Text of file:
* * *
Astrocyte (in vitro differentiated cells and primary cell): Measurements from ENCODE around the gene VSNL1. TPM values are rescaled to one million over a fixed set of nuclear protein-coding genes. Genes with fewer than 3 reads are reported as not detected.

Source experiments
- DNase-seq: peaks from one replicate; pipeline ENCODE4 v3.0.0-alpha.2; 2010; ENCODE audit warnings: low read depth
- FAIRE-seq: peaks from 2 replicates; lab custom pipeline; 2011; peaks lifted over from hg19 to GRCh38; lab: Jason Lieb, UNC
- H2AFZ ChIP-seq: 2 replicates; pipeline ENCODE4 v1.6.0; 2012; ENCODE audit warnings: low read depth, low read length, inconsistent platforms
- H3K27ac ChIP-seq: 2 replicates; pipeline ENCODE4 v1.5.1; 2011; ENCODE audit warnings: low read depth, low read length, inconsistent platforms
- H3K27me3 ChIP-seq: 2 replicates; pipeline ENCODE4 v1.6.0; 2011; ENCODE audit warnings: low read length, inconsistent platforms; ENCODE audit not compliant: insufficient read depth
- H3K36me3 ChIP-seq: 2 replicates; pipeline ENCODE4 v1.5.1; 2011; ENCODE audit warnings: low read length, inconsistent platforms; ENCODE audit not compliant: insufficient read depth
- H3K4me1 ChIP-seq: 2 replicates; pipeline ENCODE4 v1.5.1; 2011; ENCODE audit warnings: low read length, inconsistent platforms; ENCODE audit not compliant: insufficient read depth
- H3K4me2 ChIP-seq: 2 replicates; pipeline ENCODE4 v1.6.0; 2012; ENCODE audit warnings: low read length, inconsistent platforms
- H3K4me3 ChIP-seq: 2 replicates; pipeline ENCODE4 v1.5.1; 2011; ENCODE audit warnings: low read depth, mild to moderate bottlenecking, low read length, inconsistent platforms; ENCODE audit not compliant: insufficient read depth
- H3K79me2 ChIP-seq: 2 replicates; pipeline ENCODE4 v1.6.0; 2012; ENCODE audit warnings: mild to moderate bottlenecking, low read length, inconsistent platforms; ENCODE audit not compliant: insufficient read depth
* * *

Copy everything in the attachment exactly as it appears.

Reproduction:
Astrocyte (in vitro differentiated cells and primary cell): Measurements from ENCODE around the gene VSNL1. TPM values are rescaled to one million over a fixed set of nuclear protein-coding genes. Genes with fewer than 3 reads are reported as not detected.

Source experiments
- DNase-seq: peaks from one replicate; pipeline ENCODE4 v3.0.0-alpha.2; 2010; ENCODE audit warnings: low read depth
- FAIRE-seq: peaks from 2 replicates; lab custom pipeline; 2011; peaks lifted over from hg19 to GRCh38; lab: Jason Lieb, UNC
- H2AFZ ChIP-seq: 2 replicates; pipeline ENCODE4 v1.6.0; 2012; ENCODE audit warnings: low read depth, low read length, inconsistent platforms
- H3K27ac ChIP-seq: 2 replicates; pipeline ENCODE4 v1.5.1; 2011; ENCODE audit warnings: low read depth, low read length, inconsistent platforms
- H3K27me3 ChIP-seq: 2 replicates; pipeline ENCODE4 v1.6.0; 2011; ENCODE audit warnings: low read length, inconsistent platforms; ENCODE audit not compliant: insufficient read depth
- H3K36me3 ChIP-seq: 2 replicates; pipeline ENCODE4 v1.5.1; 2011; ENCODE audit warnings: low read length, inconsistent platforms; ENCODE audit not compliant: insufficient read depth
- H3K4me1 ChIP-seq: 2 replicates; pipeline ENCODE4 v1.5.1; 2011; ENCODE audit warnings: low read length, inconsistent platforms; ENCODE audit not compliant: insufficient read depth
- H3K4me2 ChIP-seq: 2 replicates; pipeline ENCODE4 v1.6.0; 2012; ENCODE audit warnings: low read length, inconsistent platforms
- H3K4me3 ChIP-seq: 2 replicates; pipeline ENCODE4 v1.5.1; 2011; ENCODE audit warnings: low read depth, mild to moderate bottlenecking, low read length, inconsistent platforms; ENCODE audit not compliant: insufficient read depth
- H3K79me2 ChIP-seq: 2 replicates; pipeline ENCODE4 v1.6.0; 2012; ENCODE audit warnings: mild to moderate bottlenecking, low read length, inconsistent platforms; ENCODE audit not compliant: insufficient read depth